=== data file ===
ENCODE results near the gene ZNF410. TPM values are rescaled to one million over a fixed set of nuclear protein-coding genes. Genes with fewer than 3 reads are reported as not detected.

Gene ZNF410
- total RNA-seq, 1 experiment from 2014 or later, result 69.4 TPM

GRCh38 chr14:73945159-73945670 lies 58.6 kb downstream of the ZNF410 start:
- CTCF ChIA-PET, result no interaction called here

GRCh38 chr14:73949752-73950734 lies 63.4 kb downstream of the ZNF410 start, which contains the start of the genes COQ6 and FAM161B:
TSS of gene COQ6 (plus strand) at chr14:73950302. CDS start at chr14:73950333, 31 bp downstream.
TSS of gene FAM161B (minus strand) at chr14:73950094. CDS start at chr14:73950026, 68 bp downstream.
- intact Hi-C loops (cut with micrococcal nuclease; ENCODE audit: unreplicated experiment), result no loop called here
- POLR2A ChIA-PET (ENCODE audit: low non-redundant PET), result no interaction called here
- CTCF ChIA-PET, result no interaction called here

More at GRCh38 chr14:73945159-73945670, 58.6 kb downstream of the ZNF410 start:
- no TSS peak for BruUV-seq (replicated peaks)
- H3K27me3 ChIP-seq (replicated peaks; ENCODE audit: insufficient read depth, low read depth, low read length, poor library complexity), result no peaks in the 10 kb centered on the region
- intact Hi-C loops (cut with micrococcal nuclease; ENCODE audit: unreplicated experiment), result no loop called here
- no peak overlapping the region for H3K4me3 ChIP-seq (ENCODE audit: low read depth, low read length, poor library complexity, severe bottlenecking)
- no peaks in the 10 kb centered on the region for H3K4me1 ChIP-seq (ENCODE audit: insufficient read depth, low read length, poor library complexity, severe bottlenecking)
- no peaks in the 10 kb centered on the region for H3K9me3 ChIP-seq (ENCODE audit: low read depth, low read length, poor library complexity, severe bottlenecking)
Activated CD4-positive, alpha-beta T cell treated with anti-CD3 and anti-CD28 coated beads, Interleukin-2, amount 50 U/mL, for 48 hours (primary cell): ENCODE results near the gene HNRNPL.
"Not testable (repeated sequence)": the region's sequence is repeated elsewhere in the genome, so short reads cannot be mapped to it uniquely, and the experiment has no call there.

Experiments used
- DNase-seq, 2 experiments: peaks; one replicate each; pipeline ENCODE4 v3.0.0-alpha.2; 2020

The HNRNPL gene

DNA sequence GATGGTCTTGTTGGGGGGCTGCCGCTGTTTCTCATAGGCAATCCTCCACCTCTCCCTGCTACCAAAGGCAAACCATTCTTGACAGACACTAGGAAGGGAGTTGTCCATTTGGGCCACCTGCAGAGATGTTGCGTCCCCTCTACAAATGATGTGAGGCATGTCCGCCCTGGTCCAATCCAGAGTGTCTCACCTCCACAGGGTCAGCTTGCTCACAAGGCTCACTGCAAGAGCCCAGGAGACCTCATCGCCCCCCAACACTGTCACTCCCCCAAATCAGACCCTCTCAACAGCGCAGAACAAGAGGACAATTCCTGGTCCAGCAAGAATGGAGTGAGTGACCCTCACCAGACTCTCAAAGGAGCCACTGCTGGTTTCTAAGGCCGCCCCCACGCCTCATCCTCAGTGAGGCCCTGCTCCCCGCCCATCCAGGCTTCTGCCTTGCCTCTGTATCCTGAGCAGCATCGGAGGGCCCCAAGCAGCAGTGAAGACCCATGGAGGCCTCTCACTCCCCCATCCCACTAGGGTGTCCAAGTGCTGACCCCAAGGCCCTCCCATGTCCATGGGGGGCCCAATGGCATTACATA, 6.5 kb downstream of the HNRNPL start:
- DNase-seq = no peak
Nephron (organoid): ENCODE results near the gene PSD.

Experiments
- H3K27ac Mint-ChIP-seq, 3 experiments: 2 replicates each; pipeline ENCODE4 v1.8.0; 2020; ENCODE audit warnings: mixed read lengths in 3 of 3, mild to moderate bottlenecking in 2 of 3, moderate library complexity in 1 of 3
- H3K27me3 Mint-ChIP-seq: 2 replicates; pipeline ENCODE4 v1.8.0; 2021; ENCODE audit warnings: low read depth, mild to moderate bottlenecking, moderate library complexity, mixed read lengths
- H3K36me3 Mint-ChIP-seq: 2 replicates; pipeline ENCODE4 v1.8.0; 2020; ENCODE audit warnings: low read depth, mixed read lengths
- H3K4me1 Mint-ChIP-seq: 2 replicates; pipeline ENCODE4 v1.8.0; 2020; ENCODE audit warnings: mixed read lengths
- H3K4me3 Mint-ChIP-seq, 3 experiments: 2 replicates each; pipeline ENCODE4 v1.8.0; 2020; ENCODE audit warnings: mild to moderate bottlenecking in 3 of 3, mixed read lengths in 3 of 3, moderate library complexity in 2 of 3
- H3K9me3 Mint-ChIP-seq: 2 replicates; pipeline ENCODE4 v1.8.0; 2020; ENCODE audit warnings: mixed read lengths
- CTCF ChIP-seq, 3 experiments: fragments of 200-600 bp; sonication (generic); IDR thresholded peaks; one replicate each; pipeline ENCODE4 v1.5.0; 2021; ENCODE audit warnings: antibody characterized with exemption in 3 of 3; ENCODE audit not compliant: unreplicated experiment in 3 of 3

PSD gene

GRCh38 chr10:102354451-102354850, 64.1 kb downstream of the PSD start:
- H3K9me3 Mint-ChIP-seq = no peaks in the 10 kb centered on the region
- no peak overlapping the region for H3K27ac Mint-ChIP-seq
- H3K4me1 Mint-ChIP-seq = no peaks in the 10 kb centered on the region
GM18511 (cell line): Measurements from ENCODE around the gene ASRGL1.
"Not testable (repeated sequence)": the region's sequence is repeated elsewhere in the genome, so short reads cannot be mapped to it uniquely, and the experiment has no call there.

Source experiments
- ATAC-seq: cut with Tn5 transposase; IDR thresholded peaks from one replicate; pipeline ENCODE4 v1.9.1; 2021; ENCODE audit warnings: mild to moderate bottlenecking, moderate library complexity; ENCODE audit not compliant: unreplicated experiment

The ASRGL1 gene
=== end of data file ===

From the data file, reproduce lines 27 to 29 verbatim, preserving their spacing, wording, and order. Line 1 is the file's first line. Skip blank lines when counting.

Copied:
Experiments
- H3K27ac Mint-ChIP-seq, 3 experiments: 2 replicates each; pipeline ENCODE4 v1.8.0; 2020; ENCODE audit warnings: mixed read lengths in 3 of 3, mild to moderate bottlenecking in 2 of 3, moderate library complexity in 1 of 3
- H3K27me3 Mint-ChIP-seq: 2 replicates; pipeline ENCODE4 v1.8.0; 2021; ENCODE audit warnings: low read depth, mild to moderate bottlenecking, moderate library complexity, mixed read lengths